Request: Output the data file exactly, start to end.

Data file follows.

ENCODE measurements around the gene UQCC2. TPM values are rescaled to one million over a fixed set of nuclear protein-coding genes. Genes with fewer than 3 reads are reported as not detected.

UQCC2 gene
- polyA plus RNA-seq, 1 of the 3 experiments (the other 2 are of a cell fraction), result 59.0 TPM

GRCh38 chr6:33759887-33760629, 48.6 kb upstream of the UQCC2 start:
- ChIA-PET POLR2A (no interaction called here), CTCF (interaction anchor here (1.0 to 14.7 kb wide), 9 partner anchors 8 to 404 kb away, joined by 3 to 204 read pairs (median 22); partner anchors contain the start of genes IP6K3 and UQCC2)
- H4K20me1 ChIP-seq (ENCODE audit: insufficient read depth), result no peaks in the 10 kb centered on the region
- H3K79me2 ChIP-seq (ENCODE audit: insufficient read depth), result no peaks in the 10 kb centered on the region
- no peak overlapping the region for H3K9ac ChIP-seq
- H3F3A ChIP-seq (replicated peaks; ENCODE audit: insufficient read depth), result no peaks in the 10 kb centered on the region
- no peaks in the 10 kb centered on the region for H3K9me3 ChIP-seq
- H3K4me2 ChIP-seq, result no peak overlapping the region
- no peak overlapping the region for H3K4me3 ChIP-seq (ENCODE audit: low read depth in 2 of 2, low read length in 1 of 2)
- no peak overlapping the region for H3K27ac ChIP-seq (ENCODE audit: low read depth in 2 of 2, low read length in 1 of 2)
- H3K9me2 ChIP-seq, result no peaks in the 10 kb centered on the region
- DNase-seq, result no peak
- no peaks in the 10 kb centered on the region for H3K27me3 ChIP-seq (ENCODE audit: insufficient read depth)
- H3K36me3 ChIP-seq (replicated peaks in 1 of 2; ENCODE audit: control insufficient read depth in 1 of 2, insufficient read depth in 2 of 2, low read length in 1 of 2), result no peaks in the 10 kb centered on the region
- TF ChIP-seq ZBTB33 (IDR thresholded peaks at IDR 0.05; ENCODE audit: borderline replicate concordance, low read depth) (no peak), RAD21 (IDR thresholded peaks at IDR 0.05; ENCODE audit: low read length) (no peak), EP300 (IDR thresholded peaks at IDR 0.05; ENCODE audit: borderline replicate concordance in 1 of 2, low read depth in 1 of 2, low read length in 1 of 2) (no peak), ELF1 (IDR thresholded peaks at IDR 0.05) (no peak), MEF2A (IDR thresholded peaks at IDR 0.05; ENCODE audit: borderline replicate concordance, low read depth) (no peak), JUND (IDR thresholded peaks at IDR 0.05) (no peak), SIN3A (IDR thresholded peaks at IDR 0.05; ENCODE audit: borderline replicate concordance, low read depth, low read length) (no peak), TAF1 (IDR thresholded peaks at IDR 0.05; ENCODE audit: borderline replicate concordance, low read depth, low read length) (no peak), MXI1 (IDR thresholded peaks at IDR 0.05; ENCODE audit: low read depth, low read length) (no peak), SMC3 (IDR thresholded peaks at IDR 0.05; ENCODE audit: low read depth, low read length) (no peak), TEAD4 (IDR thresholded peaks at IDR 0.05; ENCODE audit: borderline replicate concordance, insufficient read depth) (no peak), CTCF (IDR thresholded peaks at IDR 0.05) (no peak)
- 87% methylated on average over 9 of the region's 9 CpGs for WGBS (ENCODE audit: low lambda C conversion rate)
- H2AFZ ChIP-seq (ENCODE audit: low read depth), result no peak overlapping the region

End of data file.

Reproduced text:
ENCODE measurements around the gene UQCC2. TPM values are rescaled to one million over a fixed set of nuclear protein-coding genes. Genes with fewer than 3 reads are reported as not detected.

UQCC2 gene
- polyA plus RNA-seq, 1 of the 3 experiments (the other 2 are of a cell fraction), result 59.0 TPM

GRCh38 chr6:33759887-33760629, 48.6 kb upstream of the UQCC2 start:
- ChIA-PET POLR2A (no interaction called here), CTCF (interaction anchor here (1.0 to 14.7 kb wide), 9 partner anchors 8 to 404 kb away, joined by 3 to 204 read pairs (median 22); partner anchors contain the start of genes IP6K3 and UQCC2)
- H4K20me1 ChIP-seq (ENCODE audit: insufficient read depth), result no peaks in the 10 kb centered on the region
- H3K79me2 ChIP-seq (ENCODE audit: insufficient read depth), result no peaks in the 10 kb centered on the region
- no peak overlapping the region for H3K9ac ChIP-seq
- H3F3A ChIP-seq (replicated peaks; ENCODE audit: insufficient read depth), result no peaks in the 10 kb centered on the region
- no peaks in the 10 kb centered on the region for H3K9me3 ChIP-seq
- H3K4me2 ChIP-seq, result no peak overlapping the region
- no peak overlapping the region for H3K4me3 ChIP-seq (ENCODE audit: low read depth in 2 of 2, low read length in 1 of 2)
- no peak overlapping the region for H3K27ac ChIP-seq (ENCODE audit: low read depth in 2 of 2, low read length in 1 of 2)
- H3K9me2 ChIP-seq, result no peaks in the 10 kb centered on the region
- DNase-seq, result no peak
- no peaks in the 10 kb centered on the region for H3K27me3 ChIP-seq (ENCODE audit: insufficient read depth)
- H3K36me3 ChIP-seq (replicated peaks in 1 of 2; ENCODE audit: control insufficient read depth in 1 of 2, insufficient read depth in 2 of 2, low read length in 1 of 2), result no peaks in the 10 kb centered on the region
- TF ChIP-seq ZBTB33 (IDR thresholded peaks at IDR 0.05; ENCODE audit: borderline replicate concordance, low read depth) (no peak), RAD21 (IDR thresholded peaks at IDR 0.05; ENCODE audit: low read length) (no peak), EP300 (IDR thresholded peaks at IDR 0.05; ENCODE audit: borderline replicate concordance in 1 of 2, low read depth in 1 of 2, low read length in 1 of 2) (no peak), ELF1 (IDR thresholded peaks at IDR 0.05) (no peak), MEF2A (IDR thresholded peaks at IDR 0.05; ENCODE audit: borderline replicate concordance, low read depth) (no peak), JUND (IDR thresholded peaks at IDR 0.05) (no peak), SIN3A (IDR thresholded peaks at IDR 0.05; ENCODE audit: borderline replicate concordance, low read depth, low read length) (no peak), TAF1 (IDR thresholded peaks at IDR 0.05; ENCODE audit: borderline replicate concordance, low read depth, low read length) (no peak), MXI1 (IDR thresholded peaks at IDR 0.05; ENCODE audit: low read depth, low read length) (no peak), SMC3 (IDR thresholded peaks at IDR 0.05; ENCODE audit: low read depth, low read length) (no peak), TEAD4 (IDR thresholded peaks at IDR 0.05; ENCODE audit: borderline replicate concordance, insufficient read depth) (no peak), CTCF (IDR thresholded peaks at IDR 0.05) (no peak)
- 87% methylated on average over 9 of the region's 9 CpGs for WGBS (ENCODE audit: low lambda C conversion rate)
- H2AFZ ChIP-seq (ENCODE audit: low read depth), result no peak overlapping the region